In addition to the founder, the council may be populated with a combination of handpicked advisors, family members or persons with specialist knowledge in the philanthropic objects of the foundation.
Charitable trusts and non-charitable purpose trusts
In addition to charitable trusts for charitable purposes which satisfy the charity test, Jersey law permits the creation and enforcement of non-charitable purpose trusts (also known as "purpose trusts"). The trustee of a purpose trust holds the trust fund upon trust to carry out specific purposes which do not qualify as exclusively charitable and are not for the benefit of beneficiaries. Therefore, purpose trusts often used for philanthropic purposes or for a mixture of charitable and philanthropic purposes or asset holding purposes. Under Jersey law a purpose trust must provide for an "enforcer" whose duty it is to enforce the trust in relation to its non-charitable purposes. The enforcer must be a person different from the trustee. It is therefore an ideal role for a donor who having settled the trust for philanthropic purposes wants oversight in relation to the administration of the trust and the benefits it distributes. It is also possible for the enforcer to be a committee of family members or a corporate enforcer whose board is populated by family members and advisors.
The Charities (Jersey) Law 2014, once fully implemented, will provide Jersey with a modern legal framework to support all types of international philanthropic and charitable enterprise in Jersey including the establishing a register of charities with a restricted section available for structures that do not solicit donations from the public (i.e. privately funded structures), a Charity Commissioner, a statutory charity test, a modern definition of "charitable purposes" and charitable tax reliefs.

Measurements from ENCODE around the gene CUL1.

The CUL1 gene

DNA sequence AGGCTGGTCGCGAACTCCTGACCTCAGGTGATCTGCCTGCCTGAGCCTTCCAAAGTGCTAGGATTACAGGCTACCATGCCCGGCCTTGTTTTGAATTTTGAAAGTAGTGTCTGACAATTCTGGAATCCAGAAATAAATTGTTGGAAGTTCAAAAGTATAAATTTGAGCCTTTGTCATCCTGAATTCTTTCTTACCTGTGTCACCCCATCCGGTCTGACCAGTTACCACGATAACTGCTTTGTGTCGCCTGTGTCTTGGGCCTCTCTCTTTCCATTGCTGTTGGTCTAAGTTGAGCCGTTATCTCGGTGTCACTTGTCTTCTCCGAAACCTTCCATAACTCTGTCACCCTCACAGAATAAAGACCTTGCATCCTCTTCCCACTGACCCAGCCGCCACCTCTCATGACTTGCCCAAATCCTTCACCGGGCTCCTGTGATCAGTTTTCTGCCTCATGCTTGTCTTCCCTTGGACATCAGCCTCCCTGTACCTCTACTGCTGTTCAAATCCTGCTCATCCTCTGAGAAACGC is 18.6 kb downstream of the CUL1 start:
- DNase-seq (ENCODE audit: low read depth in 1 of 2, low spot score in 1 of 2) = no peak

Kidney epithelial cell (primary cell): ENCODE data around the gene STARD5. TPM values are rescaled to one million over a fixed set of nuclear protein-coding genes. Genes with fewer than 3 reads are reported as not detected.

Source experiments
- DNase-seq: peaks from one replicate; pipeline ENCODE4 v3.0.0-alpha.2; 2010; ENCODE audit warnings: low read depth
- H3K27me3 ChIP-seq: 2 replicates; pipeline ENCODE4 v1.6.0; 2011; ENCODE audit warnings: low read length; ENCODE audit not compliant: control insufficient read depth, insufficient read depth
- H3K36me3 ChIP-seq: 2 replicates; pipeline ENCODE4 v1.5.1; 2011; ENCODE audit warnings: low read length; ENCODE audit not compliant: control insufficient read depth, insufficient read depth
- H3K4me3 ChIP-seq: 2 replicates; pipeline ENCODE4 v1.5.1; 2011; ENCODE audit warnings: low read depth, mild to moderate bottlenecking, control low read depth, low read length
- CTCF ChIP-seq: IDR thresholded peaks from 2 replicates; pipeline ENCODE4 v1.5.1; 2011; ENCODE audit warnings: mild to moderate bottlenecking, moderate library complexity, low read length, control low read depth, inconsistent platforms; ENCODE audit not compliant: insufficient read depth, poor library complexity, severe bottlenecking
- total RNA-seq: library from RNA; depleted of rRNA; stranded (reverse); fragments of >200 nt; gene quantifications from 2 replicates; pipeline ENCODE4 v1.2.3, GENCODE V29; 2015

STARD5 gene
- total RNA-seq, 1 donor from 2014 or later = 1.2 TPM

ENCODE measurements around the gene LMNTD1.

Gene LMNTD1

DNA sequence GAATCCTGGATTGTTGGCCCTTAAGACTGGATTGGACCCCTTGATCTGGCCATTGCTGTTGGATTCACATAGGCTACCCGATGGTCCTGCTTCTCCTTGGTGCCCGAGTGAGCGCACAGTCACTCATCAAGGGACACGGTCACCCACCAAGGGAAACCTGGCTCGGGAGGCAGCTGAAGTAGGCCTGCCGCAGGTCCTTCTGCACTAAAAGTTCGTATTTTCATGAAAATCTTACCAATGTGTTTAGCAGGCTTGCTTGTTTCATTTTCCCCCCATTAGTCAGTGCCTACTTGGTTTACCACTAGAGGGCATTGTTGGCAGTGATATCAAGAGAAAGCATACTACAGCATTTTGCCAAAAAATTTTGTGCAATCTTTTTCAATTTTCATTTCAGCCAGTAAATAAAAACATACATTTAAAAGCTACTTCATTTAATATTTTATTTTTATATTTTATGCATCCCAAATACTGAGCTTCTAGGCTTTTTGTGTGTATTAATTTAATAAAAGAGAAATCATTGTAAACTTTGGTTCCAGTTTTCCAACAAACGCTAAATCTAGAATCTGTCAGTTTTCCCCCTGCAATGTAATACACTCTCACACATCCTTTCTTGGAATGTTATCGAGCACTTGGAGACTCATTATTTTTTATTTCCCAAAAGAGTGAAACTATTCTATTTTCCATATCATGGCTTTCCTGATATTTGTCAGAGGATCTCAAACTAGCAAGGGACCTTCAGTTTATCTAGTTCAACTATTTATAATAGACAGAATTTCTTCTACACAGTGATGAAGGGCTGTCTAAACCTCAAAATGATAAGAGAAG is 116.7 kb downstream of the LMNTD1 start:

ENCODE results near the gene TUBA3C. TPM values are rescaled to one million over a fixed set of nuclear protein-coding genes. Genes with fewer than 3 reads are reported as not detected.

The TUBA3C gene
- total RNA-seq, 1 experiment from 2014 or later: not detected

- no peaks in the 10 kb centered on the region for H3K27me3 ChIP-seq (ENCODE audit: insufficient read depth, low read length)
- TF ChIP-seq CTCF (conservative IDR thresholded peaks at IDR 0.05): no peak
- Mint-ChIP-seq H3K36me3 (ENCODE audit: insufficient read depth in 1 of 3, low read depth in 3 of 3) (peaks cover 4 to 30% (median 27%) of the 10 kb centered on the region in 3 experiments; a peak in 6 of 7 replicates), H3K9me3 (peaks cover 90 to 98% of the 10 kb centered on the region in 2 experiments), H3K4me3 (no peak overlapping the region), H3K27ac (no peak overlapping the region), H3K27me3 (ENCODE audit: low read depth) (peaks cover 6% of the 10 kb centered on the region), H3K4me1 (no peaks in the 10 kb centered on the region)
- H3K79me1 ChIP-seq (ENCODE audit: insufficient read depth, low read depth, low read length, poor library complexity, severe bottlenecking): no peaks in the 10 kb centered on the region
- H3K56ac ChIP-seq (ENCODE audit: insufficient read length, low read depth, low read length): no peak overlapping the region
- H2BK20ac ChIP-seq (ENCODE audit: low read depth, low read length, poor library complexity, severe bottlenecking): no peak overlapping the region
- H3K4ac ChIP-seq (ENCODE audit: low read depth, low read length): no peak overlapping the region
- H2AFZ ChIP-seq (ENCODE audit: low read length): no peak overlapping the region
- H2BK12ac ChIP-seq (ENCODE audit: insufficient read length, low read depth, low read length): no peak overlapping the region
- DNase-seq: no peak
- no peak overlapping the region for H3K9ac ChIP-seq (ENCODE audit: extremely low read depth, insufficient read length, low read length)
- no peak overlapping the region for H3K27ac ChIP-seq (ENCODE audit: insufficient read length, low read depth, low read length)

Registration as a charity will be voluntary, but will be relevant in determining entitlement to certain charitable tax reliefs and to the use of the term "charity". For those not wishing to register as a charity, tax neutrality is to be preserved for structures with no beneficiaries in Jersey and no income deriving from land and buildings in the Island.
An entity will satisfy the test and be regarded as a charity if (1) all of its purposes are charitable purposes or purposes that are purely ancillary or incidental to any of its charitable purposes and (2) in giving effect to those purposes it provides a public benefit (in Jersey or elsewhere) to a reasonable degree.
Once a Charity Commissioner has been appointed, implementation of the remaining parts of the Charities Law can be completed.
Another area developing in Jersey is venture philanthropy, which for many high net worth investors is a natural extension of their business activities. Jersey Finance is a member of the European Venture Philanthropy Association and, in addition, to the structures described above, Jersey has within its tool box various fund, corporate and limited partnership vehicles through which to make such investments.
The content of this article is intended to provide a general guide to the subject matter. Specialist advice should be sought about your specific circumstances.